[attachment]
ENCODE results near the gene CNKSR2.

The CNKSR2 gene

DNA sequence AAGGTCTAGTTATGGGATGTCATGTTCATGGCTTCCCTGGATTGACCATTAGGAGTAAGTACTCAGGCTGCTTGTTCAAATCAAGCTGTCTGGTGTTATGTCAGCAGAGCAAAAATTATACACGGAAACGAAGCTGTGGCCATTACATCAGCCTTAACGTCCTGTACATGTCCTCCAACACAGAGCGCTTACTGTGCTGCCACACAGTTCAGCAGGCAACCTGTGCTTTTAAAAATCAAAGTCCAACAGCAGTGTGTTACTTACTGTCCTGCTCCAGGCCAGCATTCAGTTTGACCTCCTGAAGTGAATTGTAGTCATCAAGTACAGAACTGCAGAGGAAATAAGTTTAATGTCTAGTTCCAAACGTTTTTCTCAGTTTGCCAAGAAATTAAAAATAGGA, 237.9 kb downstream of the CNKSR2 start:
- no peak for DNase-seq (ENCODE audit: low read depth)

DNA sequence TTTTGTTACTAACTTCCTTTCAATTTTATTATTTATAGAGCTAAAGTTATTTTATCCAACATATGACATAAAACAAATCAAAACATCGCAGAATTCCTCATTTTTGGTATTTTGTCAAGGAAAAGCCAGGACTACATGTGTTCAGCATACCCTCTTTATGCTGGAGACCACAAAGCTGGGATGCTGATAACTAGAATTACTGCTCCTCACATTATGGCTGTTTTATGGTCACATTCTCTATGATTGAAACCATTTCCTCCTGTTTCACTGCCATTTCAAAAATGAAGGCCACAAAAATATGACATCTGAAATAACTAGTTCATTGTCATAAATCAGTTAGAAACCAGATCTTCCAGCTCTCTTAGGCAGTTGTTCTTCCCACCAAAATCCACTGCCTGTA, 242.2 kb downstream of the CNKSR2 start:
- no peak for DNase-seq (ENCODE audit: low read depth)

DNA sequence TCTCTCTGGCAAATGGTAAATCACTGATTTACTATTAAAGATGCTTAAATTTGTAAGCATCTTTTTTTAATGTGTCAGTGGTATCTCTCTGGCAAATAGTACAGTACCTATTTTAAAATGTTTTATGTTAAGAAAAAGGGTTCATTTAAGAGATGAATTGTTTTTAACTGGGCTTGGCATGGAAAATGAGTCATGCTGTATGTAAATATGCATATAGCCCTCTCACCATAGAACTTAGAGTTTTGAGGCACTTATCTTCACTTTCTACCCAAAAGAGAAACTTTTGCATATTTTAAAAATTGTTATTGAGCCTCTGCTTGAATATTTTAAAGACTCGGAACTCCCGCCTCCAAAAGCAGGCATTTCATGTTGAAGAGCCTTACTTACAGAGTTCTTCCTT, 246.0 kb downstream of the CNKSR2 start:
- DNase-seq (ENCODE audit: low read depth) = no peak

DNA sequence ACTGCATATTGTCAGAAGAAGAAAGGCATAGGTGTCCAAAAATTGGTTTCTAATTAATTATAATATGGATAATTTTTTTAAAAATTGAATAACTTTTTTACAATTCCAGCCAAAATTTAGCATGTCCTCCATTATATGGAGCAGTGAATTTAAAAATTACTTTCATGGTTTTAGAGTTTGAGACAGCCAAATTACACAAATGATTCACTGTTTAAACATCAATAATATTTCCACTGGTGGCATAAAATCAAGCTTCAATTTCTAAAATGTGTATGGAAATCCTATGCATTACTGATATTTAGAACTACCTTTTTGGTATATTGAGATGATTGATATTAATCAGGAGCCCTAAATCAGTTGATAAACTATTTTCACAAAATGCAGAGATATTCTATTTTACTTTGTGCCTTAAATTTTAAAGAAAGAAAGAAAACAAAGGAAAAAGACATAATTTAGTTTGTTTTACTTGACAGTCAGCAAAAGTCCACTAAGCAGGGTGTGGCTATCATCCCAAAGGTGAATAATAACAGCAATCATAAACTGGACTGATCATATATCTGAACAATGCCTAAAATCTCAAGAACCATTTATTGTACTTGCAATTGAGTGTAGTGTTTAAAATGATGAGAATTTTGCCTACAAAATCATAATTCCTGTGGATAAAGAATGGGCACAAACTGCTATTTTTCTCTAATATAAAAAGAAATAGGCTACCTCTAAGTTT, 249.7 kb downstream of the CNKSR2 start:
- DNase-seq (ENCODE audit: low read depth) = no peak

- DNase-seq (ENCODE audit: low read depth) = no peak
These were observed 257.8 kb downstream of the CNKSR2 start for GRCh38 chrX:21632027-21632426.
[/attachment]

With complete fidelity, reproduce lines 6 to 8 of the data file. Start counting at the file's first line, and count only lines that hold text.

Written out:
- no peak for DNase-seq (ENCODE audit: low read depth)

DNA sequence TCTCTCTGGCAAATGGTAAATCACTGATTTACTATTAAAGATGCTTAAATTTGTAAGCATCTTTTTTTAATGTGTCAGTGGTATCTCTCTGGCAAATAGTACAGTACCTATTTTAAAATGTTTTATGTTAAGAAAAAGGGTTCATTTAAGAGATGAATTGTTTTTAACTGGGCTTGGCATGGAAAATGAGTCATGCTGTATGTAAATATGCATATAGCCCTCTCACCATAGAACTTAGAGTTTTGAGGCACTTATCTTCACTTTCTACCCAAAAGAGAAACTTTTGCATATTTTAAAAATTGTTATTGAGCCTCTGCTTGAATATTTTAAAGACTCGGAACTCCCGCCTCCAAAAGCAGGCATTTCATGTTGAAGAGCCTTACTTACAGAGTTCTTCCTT, 246.0 kb downstream of the CNKSR2 start:
- DNase-seq (ENCODE audit: low read depth) = no peak